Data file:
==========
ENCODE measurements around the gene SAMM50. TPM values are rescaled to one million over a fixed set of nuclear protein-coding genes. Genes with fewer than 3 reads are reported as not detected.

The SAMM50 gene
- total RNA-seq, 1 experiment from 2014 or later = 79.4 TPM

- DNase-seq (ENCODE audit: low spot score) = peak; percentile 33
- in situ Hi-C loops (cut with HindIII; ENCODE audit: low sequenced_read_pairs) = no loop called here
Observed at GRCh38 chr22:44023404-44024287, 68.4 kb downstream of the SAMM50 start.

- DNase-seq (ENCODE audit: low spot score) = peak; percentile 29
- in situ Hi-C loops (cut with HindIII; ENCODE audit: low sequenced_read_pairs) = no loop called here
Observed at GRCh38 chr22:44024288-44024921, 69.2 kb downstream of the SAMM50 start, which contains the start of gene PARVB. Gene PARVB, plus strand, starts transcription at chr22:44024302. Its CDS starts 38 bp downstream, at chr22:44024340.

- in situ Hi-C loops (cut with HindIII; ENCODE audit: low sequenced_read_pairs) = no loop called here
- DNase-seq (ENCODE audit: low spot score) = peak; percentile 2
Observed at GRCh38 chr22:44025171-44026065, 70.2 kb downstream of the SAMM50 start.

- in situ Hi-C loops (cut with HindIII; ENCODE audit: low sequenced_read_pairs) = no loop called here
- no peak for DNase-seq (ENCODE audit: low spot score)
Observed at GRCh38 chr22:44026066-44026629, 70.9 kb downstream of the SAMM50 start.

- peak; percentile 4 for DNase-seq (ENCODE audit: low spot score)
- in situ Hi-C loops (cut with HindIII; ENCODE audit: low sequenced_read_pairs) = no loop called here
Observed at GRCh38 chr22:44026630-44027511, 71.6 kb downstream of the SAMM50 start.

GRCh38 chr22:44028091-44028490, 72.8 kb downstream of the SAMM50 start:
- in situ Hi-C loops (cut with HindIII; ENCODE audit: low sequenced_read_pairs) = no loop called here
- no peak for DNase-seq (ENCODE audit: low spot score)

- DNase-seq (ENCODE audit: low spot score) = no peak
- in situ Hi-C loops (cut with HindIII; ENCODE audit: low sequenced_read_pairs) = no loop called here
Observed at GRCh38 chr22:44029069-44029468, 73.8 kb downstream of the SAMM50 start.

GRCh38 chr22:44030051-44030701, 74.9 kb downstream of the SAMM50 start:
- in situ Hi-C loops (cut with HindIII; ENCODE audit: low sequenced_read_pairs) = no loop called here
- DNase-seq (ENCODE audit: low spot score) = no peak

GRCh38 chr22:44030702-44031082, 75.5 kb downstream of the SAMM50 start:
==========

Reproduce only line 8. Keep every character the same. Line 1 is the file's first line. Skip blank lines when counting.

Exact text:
- in situ Hi-C loops (cut with HindIII; ENCODE audit: low sequenced_read_pairs) = no loop called here